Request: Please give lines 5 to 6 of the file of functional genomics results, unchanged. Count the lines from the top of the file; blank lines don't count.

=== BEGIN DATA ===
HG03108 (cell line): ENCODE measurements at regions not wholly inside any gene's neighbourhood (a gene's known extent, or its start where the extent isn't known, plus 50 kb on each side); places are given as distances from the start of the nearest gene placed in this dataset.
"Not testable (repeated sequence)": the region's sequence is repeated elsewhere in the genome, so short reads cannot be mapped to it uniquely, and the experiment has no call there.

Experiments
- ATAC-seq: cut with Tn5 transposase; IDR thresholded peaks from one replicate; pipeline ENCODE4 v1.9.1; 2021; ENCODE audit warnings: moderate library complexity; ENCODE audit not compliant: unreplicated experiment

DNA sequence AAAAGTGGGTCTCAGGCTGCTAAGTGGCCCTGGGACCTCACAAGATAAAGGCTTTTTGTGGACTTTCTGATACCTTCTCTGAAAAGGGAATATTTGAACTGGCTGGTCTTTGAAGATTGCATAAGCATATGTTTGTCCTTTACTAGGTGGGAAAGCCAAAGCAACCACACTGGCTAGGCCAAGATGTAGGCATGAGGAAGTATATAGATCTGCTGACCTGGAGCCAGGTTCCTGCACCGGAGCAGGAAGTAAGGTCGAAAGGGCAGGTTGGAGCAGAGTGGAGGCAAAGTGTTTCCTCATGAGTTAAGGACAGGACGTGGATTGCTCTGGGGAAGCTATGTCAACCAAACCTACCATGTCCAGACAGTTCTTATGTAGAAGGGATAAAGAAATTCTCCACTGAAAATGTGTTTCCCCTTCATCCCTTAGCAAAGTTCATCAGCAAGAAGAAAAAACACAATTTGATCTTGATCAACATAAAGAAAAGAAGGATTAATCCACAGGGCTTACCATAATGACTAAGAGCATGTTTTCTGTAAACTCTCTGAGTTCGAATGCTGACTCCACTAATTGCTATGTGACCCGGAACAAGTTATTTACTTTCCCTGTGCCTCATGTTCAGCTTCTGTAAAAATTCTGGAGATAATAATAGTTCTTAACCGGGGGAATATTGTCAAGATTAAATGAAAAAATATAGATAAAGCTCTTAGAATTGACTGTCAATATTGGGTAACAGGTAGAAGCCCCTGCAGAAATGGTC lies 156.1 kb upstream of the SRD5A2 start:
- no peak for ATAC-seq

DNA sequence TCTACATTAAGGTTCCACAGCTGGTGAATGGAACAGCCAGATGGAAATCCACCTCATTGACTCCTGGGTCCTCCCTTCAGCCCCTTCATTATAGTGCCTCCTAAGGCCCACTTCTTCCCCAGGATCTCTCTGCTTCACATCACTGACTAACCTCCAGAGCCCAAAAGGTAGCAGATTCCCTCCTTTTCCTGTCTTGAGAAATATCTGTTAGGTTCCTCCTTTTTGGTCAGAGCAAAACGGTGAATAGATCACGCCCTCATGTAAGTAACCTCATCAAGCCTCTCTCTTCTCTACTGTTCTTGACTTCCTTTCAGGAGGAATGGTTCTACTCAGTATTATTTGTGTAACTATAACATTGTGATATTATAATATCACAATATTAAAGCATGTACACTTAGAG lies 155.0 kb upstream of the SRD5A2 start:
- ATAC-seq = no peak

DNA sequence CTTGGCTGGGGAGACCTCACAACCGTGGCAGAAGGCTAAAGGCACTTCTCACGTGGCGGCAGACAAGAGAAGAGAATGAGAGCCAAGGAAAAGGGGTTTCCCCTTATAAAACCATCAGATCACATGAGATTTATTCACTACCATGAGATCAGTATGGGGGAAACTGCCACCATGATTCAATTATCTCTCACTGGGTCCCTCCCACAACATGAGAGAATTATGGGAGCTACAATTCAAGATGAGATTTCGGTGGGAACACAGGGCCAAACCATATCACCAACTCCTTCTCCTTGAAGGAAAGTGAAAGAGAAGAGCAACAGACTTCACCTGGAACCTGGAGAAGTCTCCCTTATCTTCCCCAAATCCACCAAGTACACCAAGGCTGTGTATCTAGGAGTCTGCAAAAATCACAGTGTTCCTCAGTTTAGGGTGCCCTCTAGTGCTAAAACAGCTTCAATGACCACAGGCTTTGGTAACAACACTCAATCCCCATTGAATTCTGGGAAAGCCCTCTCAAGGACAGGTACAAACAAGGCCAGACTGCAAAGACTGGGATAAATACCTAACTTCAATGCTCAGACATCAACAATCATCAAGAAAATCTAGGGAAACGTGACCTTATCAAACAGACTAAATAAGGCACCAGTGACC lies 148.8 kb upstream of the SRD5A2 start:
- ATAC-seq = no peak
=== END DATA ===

DNA sequence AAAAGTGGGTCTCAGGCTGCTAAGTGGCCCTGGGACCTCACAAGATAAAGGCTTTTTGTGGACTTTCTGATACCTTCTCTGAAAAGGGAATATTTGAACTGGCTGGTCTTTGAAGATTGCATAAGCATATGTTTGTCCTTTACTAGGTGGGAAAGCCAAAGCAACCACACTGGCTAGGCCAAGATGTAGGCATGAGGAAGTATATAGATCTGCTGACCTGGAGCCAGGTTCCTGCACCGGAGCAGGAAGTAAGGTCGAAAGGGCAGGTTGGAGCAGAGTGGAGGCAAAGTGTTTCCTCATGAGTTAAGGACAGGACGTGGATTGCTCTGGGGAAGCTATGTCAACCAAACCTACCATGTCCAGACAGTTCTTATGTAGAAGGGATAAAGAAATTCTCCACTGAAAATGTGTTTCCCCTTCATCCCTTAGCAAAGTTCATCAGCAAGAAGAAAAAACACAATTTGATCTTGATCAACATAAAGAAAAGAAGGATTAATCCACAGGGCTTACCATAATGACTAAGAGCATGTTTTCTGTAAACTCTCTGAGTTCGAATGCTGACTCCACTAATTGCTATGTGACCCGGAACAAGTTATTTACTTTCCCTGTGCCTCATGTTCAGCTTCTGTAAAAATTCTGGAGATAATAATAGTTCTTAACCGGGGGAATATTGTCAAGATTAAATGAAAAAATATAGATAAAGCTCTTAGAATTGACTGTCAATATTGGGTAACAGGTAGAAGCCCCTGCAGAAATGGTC lies 156.1 kb upstream of the SRD5A2 start:
- no peak for ATAC-seq